Regardless of the type of work you do in your laboratory, the time will come to think about enhancing your existing setup to cater for your growing needs. Perhaps you are taking on new technical staff, or require a large amount of new technical equipment to service a new client, or maybe you are just simply running out of space. With all those boxes of equipment, notes and samples, you’ll need some efficient storage (rather than cluttering the work surfaces that you actually need to work on). With that in mind, this article will look at a few considerations for when you want to upgrade your laboratory safely and effectively.
Redesigning your lab is a job that, ideally, you’ll only want to do once, so make sure you plan ahead before reaching out to builders, designers and architects. You need to decide exactly what functions you need your lab to perform going forward; for instance, how much space will be needed to accommodate not only your staff but the type of work you might be undertaking? What processes will be used? What types of materials might be used? One size does not fit all, so plan forward to get the perfect layout for your needs.
Consult with Your Team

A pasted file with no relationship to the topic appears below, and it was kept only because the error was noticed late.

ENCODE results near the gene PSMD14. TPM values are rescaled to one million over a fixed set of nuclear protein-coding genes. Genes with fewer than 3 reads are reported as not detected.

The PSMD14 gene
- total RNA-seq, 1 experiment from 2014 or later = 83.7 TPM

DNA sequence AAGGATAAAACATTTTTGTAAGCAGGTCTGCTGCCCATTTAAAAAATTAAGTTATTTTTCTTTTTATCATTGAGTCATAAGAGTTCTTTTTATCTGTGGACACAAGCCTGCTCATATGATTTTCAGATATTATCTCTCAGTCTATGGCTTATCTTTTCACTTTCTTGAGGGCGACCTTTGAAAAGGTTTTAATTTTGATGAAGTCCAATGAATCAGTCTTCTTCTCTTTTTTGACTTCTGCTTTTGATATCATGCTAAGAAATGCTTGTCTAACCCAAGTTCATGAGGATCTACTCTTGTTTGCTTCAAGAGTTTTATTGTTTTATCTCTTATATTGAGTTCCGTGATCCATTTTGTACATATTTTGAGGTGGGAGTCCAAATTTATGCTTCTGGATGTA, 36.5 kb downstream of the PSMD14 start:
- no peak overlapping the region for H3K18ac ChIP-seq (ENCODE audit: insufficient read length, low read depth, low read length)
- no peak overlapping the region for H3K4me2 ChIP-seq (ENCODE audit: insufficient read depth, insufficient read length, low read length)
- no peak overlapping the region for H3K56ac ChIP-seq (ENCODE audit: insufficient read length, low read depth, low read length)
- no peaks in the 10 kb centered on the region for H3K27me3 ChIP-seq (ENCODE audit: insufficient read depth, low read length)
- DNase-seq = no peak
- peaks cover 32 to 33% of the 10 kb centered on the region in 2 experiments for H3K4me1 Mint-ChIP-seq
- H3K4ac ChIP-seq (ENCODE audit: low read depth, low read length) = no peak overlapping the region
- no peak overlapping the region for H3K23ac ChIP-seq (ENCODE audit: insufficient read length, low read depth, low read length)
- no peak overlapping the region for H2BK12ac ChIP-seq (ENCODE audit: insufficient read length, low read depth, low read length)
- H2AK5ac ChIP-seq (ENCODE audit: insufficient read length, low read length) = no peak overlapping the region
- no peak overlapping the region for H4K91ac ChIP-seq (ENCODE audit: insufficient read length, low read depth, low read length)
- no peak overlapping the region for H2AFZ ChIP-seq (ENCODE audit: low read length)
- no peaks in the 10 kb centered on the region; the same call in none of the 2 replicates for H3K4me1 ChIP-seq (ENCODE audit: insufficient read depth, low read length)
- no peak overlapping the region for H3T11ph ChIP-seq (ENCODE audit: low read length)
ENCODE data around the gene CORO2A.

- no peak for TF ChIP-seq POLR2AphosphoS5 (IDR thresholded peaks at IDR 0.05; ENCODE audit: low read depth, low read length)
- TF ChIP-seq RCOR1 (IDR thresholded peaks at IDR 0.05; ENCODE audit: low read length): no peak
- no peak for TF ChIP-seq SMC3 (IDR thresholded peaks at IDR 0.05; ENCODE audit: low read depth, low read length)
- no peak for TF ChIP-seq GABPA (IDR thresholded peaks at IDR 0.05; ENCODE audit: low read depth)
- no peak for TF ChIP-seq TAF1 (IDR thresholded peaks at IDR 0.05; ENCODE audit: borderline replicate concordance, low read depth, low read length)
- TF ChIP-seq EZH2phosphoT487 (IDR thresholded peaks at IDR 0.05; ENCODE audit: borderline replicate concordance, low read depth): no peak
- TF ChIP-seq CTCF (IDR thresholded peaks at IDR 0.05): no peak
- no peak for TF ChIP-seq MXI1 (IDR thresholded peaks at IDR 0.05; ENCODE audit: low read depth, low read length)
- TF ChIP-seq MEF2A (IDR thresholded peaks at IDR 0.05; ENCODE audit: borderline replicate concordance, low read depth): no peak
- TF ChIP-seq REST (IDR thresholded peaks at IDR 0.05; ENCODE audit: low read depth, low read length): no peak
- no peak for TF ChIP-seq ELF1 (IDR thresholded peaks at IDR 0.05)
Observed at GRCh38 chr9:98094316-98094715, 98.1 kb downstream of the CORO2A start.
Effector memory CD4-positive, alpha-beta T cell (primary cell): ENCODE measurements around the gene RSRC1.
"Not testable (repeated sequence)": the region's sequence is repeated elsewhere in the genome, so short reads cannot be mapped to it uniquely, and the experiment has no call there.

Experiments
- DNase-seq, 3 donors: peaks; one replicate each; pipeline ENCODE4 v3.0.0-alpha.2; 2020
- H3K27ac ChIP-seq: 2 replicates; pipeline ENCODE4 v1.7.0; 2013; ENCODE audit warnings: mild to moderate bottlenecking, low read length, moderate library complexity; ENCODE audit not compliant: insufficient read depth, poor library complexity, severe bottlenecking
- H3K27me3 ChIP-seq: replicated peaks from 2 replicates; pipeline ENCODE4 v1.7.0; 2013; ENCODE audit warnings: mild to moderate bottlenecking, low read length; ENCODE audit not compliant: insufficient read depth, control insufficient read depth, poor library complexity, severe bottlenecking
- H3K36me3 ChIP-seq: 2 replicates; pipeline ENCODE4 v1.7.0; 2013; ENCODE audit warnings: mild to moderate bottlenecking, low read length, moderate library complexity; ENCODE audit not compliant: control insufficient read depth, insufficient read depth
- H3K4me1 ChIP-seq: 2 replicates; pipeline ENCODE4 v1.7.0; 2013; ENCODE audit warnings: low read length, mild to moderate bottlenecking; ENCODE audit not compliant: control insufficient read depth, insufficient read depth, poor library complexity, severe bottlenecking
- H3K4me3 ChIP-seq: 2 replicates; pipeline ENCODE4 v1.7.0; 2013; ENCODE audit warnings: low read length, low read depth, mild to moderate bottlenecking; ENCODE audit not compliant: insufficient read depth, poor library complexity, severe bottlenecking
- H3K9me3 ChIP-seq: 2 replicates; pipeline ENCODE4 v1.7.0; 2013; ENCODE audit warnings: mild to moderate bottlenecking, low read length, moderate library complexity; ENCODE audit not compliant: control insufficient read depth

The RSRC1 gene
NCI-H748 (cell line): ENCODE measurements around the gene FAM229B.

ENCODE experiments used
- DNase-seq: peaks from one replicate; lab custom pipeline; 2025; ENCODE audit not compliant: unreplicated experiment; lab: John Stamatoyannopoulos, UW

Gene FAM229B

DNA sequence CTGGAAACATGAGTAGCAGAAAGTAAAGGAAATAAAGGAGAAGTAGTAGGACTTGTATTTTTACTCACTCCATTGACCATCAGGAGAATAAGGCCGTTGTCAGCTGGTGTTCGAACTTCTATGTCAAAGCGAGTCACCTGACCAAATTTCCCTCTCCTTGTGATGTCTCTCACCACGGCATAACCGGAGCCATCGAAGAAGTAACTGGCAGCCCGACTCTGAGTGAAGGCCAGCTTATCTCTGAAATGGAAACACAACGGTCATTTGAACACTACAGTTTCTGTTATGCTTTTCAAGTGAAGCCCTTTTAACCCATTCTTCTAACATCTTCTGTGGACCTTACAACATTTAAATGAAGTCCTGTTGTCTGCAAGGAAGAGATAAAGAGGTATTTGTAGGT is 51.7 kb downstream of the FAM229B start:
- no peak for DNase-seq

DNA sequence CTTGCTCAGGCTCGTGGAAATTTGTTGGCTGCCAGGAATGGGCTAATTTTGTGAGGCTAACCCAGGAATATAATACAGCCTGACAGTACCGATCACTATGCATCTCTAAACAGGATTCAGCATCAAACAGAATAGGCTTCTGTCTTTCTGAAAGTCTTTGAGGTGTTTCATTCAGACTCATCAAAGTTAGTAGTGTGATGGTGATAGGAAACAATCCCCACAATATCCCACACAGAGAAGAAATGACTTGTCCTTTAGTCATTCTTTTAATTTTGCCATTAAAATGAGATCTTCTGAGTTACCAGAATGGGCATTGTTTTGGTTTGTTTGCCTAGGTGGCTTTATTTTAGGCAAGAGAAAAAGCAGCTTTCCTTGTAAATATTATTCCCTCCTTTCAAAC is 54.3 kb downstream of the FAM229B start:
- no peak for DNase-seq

It won’t just be you using this space, but your wider team, too, so make sure that everybody is on-board with the lab enhancement plan. Ensure you communicate your ideas to your staff and listen to their feedback; encourage a forum for ideas because the people that work in that space every day will almost certainly want some input in terms of how the space is going to be used. They could also raise some valid, and perhaps previously un-considered points.
Equipment and Storage Space
If you are enhancing your lab, there’s a good chance you’ll also be investing in new equipment to diversify your work type; therefore, it might be a good idea to spend some time maintaining your existing lab equipment (especially the items that benefit from continued care, like your akta system, for example). With all that new equipment, don’t waste the opportunity to upgrade your lab’s storage facilities; a laboratory will always benefit from new cupboards, drawers and closets, especially the specialist storage units required for chemical and hazardous waste. Not to mention, getting all those boxes off the floor and safely out of the way will reduce those health and safety risks significantly.
More generally, make sure you plan ahead for how each space within the lab might be used. You need your working areas, but you also need to think about where meetings can be held, where staff might eat and personal working desk space. It is always wise to keep these spaces separate, for both safety and productivity reasons.
Most importantly, as you put together plans for your newly enhanced lab space, don’t forget to incorporate a future-proof plan; try to predict the likelihood of taking on new staff, new equipment even new types of work, and try to create a flexible workspace that not only caters for today’s needs, but ensures you have a safe, efficient, flexible laboratory for many years to come.